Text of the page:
Revealing a most unfortunate lack of understanding and information, Samantha Maiden, presenter of Live Now on Sky News, has inflated the grief for thousands of women who have suffered a miscarriage, by stating in her opinion article in The Australian ("Public policy on abortion is a disgrace") that a surgical procedure often necessary following a miscarriage is the same procedure as an abortion. This is simply not true.
There is a massive difference between a curette for a miscarriage and an abortion, as any woman who has miscarried a wanted baby knows. They have lost something precious to them. Whilst on the other hand, abortions are carried out by healthy mothers carrying healthy babies in a deliberate taking of life.
A curette may be used as PART of an abortion procedure, but it definitely isn't the same procedure. In the case of an abortion, the baby is alive and supported in the womb – the abortion kills the baby and abruptly ends its life. On the other hand, a curette for a miscarriage is the removal of an unborn baby which has died from natural causes.
Not all women who have miscarriages have a curette, but when considered necessary, they are done to prevent infection. An abortion is performed to prevent the continuation of a baby's life.
If you don't have an abortion, you can expect the end result to be a baby.
But in some circumstances, if a woman doesn't have a curette after a miscarriage the likely result would be infection.
In 2018, with the medical advances we have made, with the knowledge we have, and with babies being operated on in the womb, with premmie babies thriving after being born at 24 weeks due to our incredible hospital and medical experts, it is untenable to compare a pregnancy with an infection, as does this unfortunate opinion piece.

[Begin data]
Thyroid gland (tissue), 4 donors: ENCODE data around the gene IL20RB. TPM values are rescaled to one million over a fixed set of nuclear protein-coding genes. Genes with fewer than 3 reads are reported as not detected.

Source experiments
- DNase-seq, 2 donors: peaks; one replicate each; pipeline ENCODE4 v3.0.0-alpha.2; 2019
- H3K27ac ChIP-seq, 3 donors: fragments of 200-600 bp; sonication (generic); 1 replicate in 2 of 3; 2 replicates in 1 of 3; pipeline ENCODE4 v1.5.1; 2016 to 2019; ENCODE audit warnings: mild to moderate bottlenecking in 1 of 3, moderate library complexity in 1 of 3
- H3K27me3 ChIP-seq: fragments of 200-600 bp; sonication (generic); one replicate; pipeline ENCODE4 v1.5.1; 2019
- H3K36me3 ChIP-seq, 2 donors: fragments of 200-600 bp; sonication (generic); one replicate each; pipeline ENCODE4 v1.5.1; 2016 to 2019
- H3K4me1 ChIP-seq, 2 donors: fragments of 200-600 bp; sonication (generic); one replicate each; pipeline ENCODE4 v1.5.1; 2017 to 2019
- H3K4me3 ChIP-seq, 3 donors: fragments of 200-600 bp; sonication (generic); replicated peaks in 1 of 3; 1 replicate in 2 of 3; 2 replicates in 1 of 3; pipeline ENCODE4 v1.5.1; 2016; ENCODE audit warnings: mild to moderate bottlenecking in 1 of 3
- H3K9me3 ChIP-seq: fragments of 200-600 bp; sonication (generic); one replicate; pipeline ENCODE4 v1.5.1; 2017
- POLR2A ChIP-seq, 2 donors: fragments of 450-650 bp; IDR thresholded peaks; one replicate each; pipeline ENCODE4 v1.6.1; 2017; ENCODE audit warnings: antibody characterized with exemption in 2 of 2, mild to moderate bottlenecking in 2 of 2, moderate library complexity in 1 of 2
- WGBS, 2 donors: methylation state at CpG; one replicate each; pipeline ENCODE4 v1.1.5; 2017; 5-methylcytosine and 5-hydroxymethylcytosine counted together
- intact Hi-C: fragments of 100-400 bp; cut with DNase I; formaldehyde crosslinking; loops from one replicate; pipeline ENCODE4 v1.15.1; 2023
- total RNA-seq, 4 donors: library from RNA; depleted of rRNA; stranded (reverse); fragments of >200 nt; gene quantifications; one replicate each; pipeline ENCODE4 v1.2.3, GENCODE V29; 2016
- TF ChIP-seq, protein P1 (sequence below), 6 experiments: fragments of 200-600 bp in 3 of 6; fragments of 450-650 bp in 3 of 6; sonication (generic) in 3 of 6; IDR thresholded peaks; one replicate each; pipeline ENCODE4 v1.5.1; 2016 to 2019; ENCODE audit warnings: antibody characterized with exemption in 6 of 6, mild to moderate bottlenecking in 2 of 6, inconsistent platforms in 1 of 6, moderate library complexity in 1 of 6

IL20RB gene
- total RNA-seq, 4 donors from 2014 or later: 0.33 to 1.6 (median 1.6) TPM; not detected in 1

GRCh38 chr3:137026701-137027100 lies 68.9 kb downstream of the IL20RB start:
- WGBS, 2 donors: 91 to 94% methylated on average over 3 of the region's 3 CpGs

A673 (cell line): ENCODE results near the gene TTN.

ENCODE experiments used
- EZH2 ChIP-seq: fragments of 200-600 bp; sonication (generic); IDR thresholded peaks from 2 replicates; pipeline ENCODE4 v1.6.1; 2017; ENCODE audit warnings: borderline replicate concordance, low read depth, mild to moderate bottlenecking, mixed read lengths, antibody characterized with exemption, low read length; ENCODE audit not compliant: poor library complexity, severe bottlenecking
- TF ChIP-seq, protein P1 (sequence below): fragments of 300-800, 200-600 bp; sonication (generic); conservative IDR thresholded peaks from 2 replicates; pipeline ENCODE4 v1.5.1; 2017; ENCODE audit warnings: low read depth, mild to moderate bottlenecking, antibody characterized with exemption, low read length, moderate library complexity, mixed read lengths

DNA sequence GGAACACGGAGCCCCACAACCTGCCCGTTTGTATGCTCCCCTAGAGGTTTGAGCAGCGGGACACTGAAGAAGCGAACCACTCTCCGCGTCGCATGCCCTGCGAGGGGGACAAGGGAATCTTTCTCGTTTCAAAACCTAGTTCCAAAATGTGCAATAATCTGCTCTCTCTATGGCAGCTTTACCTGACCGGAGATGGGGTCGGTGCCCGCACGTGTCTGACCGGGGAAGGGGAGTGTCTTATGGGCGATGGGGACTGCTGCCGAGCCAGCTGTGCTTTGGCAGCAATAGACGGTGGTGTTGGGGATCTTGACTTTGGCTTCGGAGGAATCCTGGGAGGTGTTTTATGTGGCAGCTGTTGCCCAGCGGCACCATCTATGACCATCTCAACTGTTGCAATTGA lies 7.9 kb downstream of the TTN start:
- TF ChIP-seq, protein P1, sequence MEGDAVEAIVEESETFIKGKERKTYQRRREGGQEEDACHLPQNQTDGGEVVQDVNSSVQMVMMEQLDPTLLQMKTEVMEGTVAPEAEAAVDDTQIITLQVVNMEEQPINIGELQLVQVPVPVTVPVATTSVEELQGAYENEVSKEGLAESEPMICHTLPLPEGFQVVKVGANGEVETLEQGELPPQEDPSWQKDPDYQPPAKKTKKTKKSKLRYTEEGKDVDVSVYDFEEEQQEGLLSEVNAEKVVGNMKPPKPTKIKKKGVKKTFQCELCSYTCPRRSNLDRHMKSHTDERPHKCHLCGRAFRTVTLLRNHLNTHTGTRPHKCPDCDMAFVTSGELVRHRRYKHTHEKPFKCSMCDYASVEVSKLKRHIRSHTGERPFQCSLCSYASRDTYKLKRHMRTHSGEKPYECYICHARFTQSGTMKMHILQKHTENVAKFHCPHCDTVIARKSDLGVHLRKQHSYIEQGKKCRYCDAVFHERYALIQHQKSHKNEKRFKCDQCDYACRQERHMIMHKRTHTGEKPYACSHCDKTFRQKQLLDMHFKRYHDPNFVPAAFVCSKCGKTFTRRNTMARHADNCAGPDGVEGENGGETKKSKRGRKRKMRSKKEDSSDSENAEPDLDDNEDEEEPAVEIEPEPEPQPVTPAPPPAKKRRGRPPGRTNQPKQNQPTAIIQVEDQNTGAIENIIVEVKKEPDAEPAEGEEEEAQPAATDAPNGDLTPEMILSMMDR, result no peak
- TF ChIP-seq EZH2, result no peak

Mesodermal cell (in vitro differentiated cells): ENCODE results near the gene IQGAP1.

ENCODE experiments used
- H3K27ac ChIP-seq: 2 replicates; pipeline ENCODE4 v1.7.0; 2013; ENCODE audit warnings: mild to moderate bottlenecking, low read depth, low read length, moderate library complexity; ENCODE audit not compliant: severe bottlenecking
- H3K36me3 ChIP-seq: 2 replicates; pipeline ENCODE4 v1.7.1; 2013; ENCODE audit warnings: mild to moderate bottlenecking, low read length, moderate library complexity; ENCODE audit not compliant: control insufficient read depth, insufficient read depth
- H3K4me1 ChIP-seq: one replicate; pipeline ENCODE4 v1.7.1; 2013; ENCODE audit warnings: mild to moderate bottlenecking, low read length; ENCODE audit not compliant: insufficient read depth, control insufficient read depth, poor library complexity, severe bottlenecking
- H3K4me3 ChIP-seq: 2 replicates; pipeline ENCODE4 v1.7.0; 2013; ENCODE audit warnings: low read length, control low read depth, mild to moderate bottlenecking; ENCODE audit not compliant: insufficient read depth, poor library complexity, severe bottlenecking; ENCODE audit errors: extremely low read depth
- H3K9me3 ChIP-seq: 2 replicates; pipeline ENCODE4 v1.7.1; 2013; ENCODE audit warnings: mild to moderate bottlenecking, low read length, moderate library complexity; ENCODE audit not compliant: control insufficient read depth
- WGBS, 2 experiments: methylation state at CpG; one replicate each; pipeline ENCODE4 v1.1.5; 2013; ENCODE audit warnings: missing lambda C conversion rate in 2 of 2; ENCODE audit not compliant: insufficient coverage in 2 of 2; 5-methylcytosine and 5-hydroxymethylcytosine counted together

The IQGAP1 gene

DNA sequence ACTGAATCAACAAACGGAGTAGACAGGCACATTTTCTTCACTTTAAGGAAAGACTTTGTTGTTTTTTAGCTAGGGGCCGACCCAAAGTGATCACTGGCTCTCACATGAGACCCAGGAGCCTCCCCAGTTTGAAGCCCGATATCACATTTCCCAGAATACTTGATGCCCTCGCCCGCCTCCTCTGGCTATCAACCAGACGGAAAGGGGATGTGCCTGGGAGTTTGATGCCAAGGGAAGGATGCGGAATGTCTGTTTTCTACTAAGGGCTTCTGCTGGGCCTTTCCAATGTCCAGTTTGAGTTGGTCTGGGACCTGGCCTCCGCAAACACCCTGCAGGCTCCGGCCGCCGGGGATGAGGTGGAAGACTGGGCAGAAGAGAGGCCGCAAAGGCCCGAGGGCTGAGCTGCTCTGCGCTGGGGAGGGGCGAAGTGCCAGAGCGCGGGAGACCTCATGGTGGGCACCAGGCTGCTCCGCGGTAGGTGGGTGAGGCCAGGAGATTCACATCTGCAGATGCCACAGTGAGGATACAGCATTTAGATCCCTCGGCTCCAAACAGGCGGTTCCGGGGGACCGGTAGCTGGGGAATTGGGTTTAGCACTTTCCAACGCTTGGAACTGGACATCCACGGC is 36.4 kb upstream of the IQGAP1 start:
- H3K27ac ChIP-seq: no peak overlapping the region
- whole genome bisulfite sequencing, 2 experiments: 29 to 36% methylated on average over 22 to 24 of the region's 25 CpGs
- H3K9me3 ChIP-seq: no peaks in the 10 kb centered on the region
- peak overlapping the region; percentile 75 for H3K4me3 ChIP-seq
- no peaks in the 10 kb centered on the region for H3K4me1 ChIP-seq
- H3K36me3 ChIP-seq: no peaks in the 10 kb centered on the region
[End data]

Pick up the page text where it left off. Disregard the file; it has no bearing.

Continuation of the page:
The truth is that any obscuring of the reality of an abortion procedure is a disservice to women. Abortion is actually a huge decision for most women. Extreme groups continue to call for legalising abortion-to-birth even when there is a healthy baby and healthy mother. In doing so they trivialise both the abortion procedure and its impact on women and their families.
Whilst we continue to sell the proposition that abortion is equivalent to any other medical procedure, women and men will continue to swallow the line that it's a "simple, safe procedure, over and done with in a jiffy - and life goes on." But for a significant number of women this is simply not the case. And while men continue to believe the line that abortion fixes a problem, and then life just goes on like before, they will continue to pressure women into abortions they are ambivalent about, not grasping the fact that, for most women, this is a big deal. The more we minimise abortion, the more society de-legitimises the pain of abortion many feel. For many women, taking the life of their own child turns out to be an earth-shattering decision. There may be those for whom it is a simple procedure, but a significant number of post-abortive women do not just get on with their lives. Rather they discover that, for them, there are serious short and long-term ramifications.
Counsellors take calls from bewildered women and men who say that if they had known the effects their abortions would have on them, and their relationship, they never would have had it. They had their abortions because they believed the lines being related in Samantha's article, and which are also peddled by activists and those in the abortion industry.
We need to stop trivialising womens' (and mens') experiences of pregnancy, miscarriage and abortion and rather than just offering more and more abortions, work for positive policies that will support and empower women and couples feeling afraid and vulnerable during pregnancy. The decision to have a curette when necessary is not a big decision to make. How can we possibly equate that with a mother taking the life of her own child - ending a healthy, viable pregnancy? Women finding themselves in difficult circumstances need the understanding that this is a very big decision, and there are options and there is help.
The Prime Minister has not created a mess, as Samantha states. Women who have a medical emergency are well catered for. Elective surgery is also available. But please don't equate them. By doing so Samantha has, perhaps unwittingly, perpetuated a great disservice to women.
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